Treasurys fall on housing data

Government bond prices decline after a report showed that housing starts rose in June, a positive sign for the staggering housing market.

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NEW YORK (Reuters) -- U.S. Treasurys prices fell Friday after the government reported a surprising rise in U.S. housing starts in June, bolstering prospects for economic recovery and dampening demand for safe-haven U.S. government debt.

Bonds were also undermined by speculation that CIT Group Inc. (CIT, Fortune 500), a U.S. lender to hundreds of thousands of small- and medium-sized businesses, may be able to avoid bankruptcy by securing short-term financing.

"Housing is the epicenter of the current crisis, and if the epicenter of the crisis is healing, then the need for the safest asset on the planet does diminish," said David Dietze, chief investment strategist at Point View Financial Services in Summit, New Jersey.

U.S. housing starts rose a bigger-than-expected 3.6%, propelled by a 14.4% rise in single-family home starts, the Commerce Department said. It was the biggest jump in single-family home starts since December 2004.

"Housing starts, without a doubt, are why the market is down," said William Sullivan, chief economist at JVB Group in Boca Raton, Florida. "That's viewed as a healing process in the economy, which in turn reduces the demand for liquidity assets such as Treasury securities."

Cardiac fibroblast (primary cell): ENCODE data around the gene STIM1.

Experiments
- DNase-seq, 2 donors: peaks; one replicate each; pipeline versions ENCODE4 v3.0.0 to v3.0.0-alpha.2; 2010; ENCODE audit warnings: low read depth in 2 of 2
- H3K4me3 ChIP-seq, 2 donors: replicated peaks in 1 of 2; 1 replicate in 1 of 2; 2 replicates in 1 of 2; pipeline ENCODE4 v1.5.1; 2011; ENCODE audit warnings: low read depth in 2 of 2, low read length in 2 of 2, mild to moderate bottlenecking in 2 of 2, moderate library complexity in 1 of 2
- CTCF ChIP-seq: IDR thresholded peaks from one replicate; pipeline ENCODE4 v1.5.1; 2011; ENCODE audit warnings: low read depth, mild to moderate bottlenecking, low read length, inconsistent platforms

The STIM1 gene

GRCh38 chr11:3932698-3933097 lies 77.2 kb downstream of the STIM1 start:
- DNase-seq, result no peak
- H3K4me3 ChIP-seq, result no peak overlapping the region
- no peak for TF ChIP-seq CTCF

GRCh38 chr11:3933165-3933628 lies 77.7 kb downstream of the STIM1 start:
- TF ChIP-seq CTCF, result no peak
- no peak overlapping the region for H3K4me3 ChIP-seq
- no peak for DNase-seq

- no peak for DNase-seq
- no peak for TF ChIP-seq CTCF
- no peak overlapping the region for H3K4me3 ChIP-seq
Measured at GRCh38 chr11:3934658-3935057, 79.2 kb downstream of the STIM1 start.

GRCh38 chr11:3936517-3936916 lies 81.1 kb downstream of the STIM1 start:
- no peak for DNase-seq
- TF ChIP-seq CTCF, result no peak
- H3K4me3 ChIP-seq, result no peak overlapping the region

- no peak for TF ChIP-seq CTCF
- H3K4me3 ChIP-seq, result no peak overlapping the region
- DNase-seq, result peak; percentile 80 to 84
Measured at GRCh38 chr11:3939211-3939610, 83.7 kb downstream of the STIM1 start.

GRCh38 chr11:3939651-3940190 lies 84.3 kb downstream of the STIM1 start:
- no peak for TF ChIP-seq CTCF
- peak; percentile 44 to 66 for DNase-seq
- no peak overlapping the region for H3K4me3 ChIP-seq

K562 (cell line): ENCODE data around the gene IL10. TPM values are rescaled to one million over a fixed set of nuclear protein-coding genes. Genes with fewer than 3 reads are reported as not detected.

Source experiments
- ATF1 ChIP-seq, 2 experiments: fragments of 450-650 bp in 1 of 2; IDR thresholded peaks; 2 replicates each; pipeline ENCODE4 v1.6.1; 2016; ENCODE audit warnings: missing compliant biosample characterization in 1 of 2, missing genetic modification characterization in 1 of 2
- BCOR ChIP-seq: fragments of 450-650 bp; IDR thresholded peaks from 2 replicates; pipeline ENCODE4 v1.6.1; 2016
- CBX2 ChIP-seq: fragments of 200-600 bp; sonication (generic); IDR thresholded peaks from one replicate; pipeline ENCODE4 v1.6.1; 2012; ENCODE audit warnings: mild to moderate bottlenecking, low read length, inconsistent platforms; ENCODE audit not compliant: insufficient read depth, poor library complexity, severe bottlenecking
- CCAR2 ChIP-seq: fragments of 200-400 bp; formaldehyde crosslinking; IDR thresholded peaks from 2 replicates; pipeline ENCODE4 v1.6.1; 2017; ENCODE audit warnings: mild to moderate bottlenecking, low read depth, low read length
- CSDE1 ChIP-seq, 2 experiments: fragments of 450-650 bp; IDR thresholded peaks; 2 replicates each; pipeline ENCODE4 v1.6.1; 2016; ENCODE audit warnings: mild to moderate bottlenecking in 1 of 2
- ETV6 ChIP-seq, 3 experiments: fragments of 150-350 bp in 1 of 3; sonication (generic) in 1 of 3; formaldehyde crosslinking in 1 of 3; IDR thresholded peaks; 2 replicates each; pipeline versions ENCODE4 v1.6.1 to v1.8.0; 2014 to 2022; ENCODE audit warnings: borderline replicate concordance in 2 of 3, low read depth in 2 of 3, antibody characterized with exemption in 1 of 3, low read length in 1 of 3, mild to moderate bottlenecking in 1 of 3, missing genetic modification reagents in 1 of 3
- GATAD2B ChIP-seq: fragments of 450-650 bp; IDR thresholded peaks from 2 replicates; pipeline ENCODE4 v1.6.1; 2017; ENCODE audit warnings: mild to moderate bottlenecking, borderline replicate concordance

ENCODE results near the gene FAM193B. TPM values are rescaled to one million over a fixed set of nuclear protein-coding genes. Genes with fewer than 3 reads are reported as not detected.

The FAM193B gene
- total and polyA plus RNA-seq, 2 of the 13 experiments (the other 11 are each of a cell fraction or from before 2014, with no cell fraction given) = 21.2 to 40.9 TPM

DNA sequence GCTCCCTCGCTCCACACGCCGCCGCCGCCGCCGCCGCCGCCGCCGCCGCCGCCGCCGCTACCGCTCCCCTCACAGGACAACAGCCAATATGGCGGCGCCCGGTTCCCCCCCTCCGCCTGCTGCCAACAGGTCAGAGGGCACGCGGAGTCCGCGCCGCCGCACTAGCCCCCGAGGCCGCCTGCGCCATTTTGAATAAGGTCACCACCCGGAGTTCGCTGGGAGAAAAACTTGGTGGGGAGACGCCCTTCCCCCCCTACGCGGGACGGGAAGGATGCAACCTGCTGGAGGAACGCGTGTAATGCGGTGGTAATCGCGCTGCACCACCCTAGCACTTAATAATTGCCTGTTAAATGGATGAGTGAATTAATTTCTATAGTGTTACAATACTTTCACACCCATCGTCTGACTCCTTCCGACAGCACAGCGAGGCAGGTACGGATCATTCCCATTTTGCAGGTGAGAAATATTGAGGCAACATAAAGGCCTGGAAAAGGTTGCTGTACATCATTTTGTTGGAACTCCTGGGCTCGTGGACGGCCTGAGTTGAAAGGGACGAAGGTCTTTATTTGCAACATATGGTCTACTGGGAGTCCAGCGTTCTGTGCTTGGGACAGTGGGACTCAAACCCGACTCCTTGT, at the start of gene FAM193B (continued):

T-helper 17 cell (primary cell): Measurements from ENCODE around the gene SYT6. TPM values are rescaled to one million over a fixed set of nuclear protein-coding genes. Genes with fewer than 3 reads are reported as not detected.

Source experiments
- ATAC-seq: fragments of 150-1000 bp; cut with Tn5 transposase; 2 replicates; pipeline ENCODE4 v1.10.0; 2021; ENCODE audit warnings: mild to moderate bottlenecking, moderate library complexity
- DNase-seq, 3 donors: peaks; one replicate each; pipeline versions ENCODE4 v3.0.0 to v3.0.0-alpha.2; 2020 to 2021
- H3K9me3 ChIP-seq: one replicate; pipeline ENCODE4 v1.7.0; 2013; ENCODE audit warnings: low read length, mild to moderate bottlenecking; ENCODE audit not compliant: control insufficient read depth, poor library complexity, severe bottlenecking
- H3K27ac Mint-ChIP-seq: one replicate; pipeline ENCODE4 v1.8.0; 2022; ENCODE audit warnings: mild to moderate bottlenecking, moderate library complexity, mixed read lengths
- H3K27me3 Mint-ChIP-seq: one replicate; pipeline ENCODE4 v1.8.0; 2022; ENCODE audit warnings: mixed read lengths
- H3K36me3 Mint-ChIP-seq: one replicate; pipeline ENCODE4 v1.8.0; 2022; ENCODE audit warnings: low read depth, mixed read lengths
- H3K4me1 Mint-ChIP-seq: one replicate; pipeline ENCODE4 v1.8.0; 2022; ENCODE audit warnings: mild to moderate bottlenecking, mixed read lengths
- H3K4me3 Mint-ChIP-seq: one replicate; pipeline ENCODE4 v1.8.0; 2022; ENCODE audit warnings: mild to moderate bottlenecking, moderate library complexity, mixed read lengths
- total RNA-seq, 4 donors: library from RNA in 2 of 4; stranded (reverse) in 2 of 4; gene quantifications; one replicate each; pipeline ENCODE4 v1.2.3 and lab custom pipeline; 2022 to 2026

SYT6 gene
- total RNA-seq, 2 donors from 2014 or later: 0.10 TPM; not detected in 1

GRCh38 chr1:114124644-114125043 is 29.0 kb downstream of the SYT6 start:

Benchmark 10-year Treasury notes traded 23/32 lower in price for a yield of 3.66%, up from 3.56% late Thursday. Yields rose through much of the week, climbing from 3.31% late last Friday, with data this week supporting views that the manufacturing sector is stabilizing and the economic decline may be slowing.

An end to the recession would tend to favor riskier investments like stocks and corporate bonds, rather than safe-haven Treasuries.

Indeed, the 30-year bond posted its biggest weekly rise in yields this week in nearly six months. Thirty-year bonds Friday traded 1-20/32 lower in price for a yield of 4.55% from 4.44% late Thursday.

"Earnings are coming in better than expected, there is some nice economic data, and there is some momentum building to the concept that recovery is coming, and that makes the demand for Treasuries diminish," said Point View's Dietze.

Traders and analysts said speculation that CIT Group may be able to avoid bankruptcy also weighed on government debt.

A source close to the company said Friday that CIT was in talks with JPMorgan Chase & Co. (JPM, Fortune 500) and Goldman Sachs Group Inc. (GS, Fortune 500) about short-term financing.

"There is some word now that a private-sector bailout may be engineered, and just the fact that the government does not want to lead the charge to bail (CIT) out suggests that their latest data also suggests that the economy is recovering," Dietze said.

Two-year Treasury notes traded unchanged in price for a yield of 1.00%, while five-year Treasury notes lost 10/32 in price, with their yields rising to 2.51% from 2.44% late Thursday. To top of page

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